The Fed continues to struggle in keeping the Fed Funds rate within its target range.  It will boost the size of its overnight repos today from $75 bln to $100 bln.  It will also boost the size of its 14-day repos from $30 bln to $60 bln.  These sizes bring the offerings more in line with recent demand.  While we continue to see no implications for the real economy, this is causing a lot of headaches in interest rate-sensitive markets.

Today features a heavy slate of Fed speakers.  Kaplan (non-voter), Bullard (voter), Clarida (voter), Daly (non-voter), Kashkari (non-voter), and Barkin (non-voter) are all scheduled.  Fed officials have so far downplayed the significance of the recent repo market turmoil, but it seems something more lasting needs to be done.  Powell said as much when he said the Fed would study “organic” growth of the Fed’s balance sheet.

ECB board member Lautenschlaeger has resigned effective October 31.  No reason was given for her departure two year before her term ends, but she was reportedly opposed to the stimulus package announced this month.  She follows a long line of German policymakers that have resigned in apparent protest from the ECB.  Juergen Stark and Axel Weber come to mind, as do Joerg Asmussen and Ernst Welteke.  This suggests incoming ECB President Lagarde now has one less opponent to further stimulus if it is needed.

There’s not much to add with regards to sterling underperformance this week.  We think markets are just coming to the realization that having Parliament back doesn’t get the UK any closer to a Brexit deal.  Odds of a no-deal Brexit may have fallen marginally but at best, we likely get another delay beyond October 31.  The next major retracement objectives from the September rally come in near $1.2270 (50%) and $1.22 (62%).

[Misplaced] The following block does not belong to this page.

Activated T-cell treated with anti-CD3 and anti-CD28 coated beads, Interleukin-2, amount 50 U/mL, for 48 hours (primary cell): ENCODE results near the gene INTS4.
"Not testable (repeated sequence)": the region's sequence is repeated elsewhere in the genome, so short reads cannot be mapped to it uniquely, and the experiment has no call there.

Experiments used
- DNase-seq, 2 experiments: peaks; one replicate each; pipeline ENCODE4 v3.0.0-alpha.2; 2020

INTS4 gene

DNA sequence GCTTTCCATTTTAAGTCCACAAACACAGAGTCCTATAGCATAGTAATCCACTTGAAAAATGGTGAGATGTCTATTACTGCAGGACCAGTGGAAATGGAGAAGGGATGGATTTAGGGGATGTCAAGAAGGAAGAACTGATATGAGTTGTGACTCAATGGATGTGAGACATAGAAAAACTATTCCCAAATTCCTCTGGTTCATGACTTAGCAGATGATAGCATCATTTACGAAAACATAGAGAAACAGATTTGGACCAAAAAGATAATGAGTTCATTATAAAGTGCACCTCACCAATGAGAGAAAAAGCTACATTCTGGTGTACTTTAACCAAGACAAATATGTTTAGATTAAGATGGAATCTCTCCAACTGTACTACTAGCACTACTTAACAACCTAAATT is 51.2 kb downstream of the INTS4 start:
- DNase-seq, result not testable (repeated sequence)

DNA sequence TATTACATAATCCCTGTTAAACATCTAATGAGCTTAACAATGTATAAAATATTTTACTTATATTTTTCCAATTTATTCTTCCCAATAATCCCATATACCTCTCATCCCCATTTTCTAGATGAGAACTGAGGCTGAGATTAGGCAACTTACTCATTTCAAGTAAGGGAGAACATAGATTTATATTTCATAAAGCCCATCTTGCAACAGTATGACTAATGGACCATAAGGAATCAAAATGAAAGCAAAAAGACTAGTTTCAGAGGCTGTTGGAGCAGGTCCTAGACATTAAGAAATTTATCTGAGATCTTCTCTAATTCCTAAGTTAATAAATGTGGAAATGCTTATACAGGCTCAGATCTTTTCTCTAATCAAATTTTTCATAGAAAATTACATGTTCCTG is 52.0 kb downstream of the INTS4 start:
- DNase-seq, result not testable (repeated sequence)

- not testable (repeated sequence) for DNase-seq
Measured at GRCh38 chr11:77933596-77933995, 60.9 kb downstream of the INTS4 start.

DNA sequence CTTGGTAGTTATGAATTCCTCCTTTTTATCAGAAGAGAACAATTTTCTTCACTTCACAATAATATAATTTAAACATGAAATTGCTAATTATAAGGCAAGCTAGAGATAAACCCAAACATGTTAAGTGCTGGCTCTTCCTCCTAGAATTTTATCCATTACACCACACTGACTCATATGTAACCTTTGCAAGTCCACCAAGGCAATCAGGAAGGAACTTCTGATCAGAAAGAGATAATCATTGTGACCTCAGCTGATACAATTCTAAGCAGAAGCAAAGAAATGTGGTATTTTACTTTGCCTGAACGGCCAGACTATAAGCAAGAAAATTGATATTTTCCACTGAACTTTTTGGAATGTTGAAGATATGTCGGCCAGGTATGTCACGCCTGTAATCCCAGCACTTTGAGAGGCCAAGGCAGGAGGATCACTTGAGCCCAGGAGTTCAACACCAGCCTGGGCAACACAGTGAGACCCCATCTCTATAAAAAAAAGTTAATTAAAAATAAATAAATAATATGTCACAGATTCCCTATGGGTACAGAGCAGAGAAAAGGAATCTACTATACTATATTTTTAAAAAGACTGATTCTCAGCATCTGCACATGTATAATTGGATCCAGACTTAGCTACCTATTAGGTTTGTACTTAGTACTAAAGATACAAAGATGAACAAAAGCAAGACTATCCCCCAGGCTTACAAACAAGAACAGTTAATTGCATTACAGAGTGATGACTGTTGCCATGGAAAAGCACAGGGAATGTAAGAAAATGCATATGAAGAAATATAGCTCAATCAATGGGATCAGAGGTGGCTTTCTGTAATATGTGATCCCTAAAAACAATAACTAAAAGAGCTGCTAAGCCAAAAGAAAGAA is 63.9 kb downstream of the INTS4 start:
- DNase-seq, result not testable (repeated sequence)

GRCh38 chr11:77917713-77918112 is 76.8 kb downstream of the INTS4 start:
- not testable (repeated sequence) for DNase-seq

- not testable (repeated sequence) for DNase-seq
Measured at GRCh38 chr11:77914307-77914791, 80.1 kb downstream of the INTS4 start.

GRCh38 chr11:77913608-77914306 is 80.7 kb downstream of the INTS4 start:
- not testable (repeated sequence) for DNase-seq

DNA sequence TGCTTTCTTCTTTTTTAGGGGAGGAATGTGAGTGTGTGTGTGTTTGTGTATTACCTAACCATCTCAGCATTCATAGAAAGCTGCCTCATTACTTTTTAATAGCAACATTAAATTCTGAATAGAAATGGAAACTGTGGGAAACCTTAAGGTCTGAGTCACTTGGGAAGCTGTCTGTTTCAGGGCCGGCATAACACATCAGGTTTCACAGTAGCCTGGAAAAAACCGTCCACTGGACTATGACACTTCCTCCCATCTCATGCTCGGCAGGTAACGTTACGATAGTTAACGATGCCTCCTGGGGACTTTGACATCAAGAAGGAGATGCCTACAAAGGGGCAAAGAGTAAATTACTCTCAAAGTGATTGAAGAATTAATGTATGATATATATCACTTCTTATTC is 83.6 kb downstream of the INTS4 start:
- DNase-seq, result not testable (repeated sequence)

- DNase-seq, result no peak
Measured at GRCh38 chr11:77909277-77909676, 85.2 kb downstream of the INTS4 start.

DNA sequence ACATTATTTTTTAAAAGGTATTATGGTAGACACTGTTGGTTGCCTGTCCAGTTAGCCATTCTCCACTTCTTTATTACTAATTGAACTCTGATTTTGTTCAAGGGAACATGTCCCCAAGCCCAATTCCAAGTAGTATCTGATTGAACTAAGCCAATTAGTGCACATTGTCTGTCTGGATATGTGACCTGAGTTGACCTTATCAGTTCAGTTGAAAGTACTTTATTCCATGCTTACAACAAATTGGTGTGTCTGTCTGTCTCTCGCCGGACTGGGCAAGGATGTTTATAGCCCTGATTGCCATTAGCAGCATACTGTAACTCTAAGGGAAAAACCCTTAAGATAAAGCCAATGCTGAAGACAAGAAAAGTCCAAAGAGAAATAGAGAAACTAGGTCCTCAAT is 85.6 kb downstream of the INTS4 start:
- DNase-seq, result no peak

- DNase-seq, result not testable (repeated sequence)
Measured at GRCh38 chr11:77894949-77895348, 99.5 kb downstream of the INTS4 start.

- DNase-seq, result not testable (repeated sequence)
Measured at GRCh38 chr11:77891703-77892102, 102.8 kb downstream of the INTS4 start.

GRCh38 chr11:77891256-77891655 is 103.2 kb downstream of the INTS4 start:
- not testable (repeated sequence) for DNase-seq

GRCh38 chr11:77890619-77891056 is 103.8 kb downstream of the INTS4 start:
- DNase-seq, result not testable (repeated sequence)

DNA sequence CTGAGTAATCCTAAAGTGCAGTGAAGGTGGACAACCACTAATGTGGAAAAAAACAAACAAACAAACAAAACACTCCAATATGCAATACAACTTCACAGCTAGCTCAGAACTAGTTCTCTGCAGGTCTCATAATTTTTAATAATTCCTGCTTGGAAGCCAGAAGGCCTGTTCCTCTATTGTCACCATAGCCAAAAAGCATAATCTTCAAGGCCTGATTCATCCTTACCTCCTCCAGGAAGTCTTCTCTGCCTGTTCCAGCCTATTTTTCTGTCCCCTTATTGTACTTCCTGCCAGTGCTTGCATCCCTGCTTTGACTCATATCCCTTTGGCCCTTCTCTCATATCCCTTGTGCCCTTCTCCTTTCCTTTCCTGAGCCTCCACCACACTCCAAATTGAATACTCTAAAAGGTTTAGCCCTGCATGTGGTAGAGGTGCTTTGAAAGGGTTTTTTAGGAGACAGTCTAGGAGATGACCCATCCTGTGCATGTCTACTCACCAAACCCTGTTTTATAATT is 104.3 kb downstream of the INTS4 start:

Israeli President Rivlin picked Prime Minister Netanyahu to form the next government.  Blue and White won the most seats (33 to 31 for Netanyahu’s Likud) and should have gotten first shot.  However, it appears Likud had a slim lead after all the parties were asked to give their choice of premier.  He has six weeks to get a working majority of 61 seats in the Knesset.  Netanyahu failed after the April election but refused to give Blue and White a chance by calling for new elections.

Singapore August IP contracted -8.0% y/y vs. -0.6% expected.  The US-China trade war continues to impact the region, with Korea and Taiwan also feeling the heat.  The MAS does not have an explicit inflation target.  However, low price pressures and a sluggish economy should lead the MAS to ease policy at its October meeting by adjusting its S$NEER trading band.

Bangko Sentral ng Pilipinas cut rates 25 bp to 4.0%, as expected.  It said inflationary pressures had eased further since the last policy meeting, and the bank now sees inflation remaining in the bottom half of the 2-4% target range through 2021.  Low inflation and sluggish growth should allow the bank to cut rates well into 2020.  Next meeting is November 14 and another cut then seems likely.

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About Win Thin
Win Thin
Win Thin is a senior currency strategist with over fifteen years of investment experience. He has a broad international background with a special interest in developing markets. Prior to joining BBH in June 2007, he founded Mandalay Advisors, an independent research firm that provided sovereign emerging market analysis to institutional investors. He received an MA from Georgetown University in 1985 and a B.A. from Brandeis University 1983. Feel free to contact the Zurich office of BBH